Nurse Practitioner Carle Addiction Recovery Center, Illinois
Introduction: Overdose-related deaths affecting people of color have been increasing at faster rates than for White Americans. People of color are also less likely to have access to treatment or complete treatment programs. Medication for Opioid Use Disorder (MOUD) is known to significantly reduce risk of overdose-related death and increase treatment retention. Clinical observations suggest that MOUD is underutilized in residential treatment settings and offered less often to people of color.
Methods: Retrospective review of cross-sectional studies and national data reporting to look at the number of patients aged 12 or older with diagnosed opioid use disorder (OUD) who were offered MOUD in residential treatment settings. Data was further broken down by demographics to examine if equitable efforts are made to offer MOUD to people of color. Demographic information is limited thus people of color were limited to Black and Hispanic peoples for the purpose of this study. Short term (ST) residential programs lasting less than 31 days and long term (LT) residential programs lasting more than 31 days were examined separately. Three FDA approved medications were identified as MOUD: buprenorphine (with or without naloxone), methadone, and extended-release naltrexone.
Results: Twenty percent of patients with OUD in residential treatment facilities were offered MOUD in 2017. Only 40 percent of residential treatment facilities offered MOUD at all (Huhn et al., 2020). Hispanic patients are offered MOUD at the same rate as White patients in ST settings but more than White patients in LT settings; however, Black patients were offered MOUD significantly less in both treatment settings (Stahler, Mennis, Baron, 2021). From 2015 to 2017, eighteen percent of all patients in both ST and LT treatment were offered MOUD. In the same study, MOUD was offered to 18.6 percent of White patients, 18.7 percent of Hispanic patients, and 16.5 percent of Black patients in ST settings. In LT settings, 15.6 percent of White patients, 13.6 percent of Black patients, and 17.4 percent of Hispanic patients were offered MOUD. In ST treatment settings, 68.2 percent of Black patients completed treatment when offered MOUD compared to 60.9 percent in those not offered MOUD. Hispanic patients offered MOUD completed treatment at a rate of 71.2 percent compared to 62.6 percent completion rates for those not offered MOUD (Stahler, Mennis, Baron, 2021; SAMHSA, 2019).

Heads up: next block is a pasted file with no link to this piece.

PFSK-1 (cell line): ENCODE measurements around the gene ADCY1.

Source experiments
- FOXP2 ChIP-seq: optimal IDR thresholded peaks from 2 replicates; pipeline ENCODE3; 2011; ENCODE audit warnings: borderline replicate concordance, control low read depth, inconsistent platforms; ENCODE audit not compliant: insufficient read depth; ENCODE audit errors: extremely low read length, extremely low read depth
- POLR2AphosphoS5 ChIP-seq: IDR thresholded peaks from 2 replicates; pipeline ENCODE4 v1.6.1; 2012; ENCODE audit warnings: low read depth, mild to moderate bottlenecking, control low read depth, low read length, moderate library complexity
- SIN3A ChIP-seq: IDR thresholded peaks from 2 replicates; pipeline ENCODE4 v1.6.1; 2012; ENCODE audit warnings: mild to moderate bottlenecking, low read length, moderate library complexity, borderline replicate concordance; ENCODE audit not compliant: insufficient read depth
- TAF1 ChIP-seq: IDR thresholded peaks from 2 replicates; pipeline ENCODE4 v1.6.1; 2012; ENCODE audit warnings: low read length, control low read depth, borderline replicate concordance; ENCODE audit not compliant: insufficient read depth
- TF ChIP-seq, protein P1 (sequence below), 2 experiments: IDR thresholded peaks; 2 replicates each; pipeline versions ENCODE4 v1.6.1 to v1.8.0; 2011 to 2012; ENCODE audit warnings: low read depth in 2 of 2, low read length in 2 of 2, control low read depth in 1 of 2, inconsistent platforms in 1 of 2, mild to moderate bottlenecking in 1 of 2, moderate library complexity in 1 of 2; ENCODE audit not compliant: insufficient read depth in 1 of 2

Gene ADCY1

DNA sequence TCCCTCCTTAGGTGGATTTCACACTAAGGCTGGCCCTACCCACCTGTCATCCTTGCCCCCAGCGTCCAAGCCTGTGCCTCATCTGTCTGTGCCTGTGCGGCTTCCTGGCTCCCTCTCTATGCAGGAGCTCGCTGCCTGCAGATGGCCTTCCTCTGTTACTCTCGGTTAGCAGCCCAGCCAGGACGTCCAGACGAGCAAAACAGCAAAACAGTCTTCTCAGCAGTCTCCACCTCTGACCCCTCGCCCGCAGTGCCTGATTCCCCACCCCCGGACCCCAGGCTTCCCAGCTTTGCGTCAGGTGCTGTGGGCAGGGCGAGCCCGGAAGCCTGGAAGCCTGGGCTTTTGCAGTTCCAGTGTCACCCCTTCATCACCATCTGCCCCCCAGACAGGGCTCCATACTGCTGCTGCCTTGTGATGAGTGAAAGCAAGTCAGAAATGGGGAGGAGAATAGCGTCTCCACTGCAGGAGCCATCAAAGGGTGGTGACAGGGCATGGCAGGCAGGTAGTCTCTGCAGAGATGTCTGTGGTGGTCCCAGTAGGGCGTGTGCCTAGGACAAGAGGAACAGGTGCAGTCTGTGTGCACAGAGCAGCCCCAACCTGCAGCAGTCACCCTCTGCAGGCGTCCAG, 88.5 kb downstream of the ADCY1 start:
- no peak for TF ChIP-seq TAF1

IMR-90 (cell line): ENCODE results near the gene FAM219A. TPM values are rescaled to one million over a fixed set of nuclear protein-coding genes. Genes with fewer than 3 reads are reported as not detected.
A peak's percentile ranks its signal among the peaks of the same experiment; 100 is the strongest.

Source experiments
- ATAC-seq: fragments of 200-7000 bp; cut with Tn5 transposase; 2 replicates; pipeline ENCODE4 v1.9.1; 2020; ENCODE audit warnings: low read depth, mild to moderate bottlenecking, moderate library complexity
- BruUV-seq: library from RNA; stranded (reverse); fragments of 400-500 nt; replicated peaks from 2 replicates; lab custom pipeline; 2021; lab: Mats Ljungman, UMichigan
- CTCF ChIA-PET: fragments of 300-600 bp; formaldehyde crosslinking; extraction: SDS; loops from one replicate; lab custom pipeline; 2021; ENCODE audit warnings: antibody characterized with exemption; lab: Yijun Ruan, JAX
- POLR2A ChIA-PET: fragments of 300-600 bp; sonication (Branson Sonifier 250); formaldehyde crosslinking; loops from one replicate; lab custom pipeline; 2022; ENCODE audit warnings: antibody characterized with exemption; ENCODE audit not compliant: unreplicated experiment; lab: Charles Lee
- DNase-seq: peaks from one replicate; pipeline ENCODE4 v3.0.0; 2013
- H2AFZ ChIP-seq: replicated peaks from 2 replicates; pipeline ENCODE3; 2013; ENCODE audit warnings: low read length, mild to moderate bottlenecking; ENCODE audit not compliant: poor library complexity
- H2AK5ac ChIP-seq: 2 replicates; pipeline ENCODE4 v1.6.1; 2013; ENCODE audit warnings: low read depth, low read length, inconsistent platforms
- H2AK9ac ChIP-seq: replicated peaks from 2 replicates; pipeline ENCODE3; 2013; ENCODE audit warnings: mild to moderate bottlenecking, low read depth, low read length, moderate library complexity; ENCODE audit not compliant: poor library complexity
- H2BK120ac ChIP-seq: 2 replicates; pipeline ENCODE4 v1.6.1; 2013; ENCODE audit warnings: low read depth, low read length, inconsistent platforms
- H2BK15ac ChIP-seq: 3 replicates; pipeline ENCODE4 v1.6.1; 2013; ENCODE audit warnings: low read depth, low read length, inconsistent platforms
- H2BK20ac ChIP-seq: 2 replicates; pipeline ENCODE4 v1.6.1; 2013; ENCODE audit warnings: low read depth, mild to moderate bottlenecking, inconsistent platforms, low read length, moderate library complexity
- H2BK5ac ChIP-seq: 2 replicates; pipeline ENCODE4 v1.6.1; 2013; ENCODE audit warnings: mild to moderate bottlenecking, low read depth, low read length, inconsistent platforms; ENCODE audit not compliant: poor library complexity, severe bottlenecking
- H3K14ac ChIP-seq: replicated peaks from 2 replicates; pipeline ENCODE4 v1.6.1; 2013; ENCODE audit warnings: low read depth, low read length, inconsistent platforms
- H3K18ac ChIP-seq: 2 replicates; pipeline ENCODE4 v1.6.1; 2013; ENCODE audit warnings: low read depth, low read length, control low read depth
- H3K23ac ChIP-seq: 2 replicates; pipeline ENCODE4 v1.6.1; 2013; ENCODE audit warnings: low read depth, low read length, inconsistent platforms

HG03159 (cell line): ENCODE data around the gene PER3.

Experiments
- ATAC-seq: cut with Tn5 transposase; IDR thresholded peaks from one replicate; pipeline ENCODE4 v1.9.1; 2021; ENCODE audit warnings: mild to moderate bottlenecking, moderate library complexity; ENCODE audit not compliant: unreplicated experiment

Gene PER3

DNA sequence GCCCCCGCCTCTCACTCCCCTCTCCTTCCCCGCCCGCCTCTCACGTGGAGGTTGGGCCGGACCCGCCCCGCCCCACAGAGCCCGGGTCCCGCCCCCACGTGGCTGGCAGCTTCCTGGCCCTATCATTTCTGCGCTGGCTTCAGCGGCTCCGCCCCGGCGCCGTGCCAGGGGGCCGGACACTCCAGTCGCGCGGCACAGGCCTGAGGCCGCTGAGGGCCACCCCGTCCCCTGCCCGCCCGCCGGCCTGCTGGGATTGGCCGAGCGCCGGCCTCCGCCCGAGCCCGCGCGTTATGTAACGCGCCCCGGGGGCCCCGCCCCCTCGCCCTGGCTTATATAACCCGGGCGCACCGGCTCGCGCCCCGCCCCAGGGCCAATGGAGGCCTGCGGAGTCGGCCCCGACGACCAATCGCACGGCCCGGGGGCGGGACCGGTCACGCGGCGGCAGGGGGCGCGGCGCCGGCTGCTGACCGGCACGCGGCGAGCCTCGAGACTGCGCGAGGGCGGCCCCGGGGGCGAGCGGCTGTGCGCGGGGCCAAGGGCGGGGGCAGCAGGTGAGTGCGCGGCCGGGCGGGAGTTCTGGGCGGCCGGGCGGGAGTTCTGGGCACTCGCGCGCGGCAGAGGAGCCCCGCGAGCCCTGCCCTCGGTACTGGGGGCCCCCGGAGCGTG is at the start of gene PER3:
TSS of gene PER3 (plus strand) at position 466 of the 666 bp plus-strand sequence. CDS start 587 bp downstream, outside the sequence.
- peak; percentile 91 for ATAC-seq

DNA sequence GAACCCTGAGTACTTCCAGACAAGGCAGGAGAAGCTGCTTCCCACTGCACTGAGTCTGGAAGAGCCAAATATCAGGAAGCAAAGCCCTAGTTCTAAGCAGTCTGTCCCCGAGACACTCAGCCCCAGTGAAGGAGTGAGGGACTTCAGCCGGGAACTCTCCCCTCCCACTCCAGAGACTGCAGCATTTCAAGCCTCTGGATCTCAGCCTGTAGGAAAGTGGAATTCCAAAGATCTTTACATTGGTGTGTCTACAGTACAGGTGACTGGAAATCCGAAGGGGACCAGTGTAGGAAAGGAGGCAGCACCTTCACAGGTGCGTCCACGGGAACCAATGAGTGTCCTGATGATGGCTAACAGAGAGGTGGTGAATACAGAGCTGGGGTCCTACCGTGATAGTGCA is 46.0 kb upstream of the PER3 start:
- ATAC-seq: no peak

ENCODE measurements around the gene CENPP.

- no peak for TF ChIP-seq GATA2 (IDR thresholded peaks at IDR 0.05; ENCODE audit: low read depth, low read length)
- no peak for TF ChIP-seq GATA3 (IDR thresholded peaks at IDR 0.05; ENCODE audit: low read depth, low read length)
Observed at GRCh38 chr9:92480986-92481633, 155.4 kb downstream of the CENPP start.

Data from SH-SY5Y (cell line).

Conclusion: MOUD is offered to a small percentage of patients in residential treatment settings in the United States. An even smaller number of Black patients are offered MOUD. Hispanic patients are offered MOUD at about the same rate as White patients in ST settings and higher rates in LT settings. Data indicates that offering MOUD to Black and Hispanic patients increase rates of program retention and completion. By providing MOUD at such low rates it puts patients of color at higher risk for not completing the program, relapse, and overdose following discharge. By not providing “gold standard” care to all patients seeking treatment, health equity has been compromised.
References: Huhn, A.S., Hobelmann, J. G., Strickland, J.C., Oyler, G. A., Bergeria, C.L., Umbricht, A., Dunn, K.E., 2020. Differences in availability and use of medications for opioid use disorder in residential treatment settings in the united states.JAMA Netw. Open 3, e1920843. DOI: 10.1001/jamanetworkopen.2019.20843
SAMHSA, 2019. Treatment episode data set-discharge (TEDS-D), 2015-2017. Substance Abse and Mental Health Services Administration, Rockville, MD. Accessed January 18, 2022. https://datafiles.samhsa.gov/study-series/treatment-episode-data-set-discharges-teds-d-nid13520
Stahler, G., Mennis, J., Baron, D., 2021. Racial/ethnic disparities in the use of medications for opioid use disorder (MOUD) and their effects on residential drug treatment outcomes in the US. Drug and Alcohol Dependence, 226. https://doi.org/10.1016/j.drugalcdep.2021.108849